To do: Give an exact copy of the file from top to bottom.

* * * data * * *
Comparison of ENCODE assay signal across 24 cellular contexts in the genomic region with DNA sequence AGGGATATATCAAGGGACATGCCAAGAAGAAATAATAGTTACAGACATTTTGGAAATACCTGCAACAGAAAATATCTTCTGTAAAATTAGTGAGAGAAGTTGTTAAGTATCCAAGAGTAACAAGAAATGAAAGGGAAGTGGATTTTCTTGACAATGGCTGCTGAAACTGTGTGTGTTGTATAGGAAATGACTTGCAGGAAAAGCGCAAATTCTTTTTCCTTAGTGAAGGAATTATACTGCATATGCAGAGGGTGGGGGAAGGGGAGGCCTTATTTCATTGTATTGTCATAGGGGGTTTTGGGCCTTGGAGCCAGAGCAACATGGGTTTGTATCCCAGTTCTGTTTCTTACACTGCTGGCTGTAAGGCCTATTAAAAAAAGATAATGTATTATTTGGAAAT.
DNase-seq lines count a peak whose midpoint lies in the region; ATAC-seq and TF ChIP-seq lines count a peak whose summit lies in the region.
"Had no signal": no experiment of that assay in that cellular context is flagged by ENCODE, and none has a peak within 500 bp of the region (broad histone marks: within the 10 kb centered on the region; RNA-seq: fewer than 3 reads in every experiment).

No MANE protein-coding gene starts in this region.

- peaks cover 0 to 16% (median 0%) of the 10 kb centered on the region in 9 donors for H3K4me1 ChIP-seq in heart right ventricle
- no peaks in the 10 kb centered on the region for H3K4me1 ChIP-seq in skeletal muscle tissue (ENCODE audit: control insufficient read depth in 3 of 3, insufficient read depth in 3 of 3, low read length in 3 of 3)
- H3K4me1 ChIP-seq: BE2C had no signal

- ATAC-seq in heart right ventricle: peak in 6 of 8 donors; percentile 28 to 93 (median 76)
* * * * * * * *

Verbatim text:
Comparison of ENCODE assay signal across 24 cellular contexts in the genomic region with DNA sequence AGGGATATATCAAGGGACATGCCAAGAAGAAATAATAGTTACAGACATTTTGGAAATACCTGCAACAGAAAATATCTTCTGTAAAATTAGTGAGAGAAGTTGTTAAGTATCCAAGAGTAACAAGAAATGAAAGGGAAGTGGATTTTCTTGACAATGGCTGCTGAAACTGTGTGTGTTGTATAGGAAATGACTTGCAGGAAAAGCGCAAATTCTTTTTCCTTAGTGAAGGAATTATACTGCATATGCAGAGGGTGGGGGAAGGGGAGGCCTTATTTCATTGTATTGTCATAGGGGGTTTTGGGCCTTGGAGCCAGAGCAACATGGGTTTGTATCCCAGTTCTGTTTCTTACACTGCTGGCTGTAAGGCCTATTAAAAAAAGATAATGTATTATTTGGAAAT.
DNase-seq lines count a peak whose midpoint lies in the region; ATAC-seq and TF ChIP-seq lines count a peak whose summit lies in the region.
"Had no signal": no experiment of that assay in that cellular context is flagged by ENCODE, and none has a peak within 500 bp of the region (broad histone marks: within the 10 kb centered on the region; RNA-seq: fewer than 3 reads in every experiment).

No MANE protein-coding gene starts in this region.

- peaks cover 0 to 16% (median 0%) of the 10 kb centered on the region in 9 donors for H3K4me1 ChIP-seq in heart right ventricle
- no peaks in the 10 kb centered on the region for H3K4me1 ChIP-seq in skeletal muscle tissue (ENCODE audit: control insufficient read depth in 3 of 3, insufficient read depth in 3 of 3, low read length in 3 of 3)
- H3K4me1 ChIP-seq: BE2C had no signal

- ATAC-seq in heart right ventricle: peak in 6 of 8 donors; percentile 28 to 93 (median 76)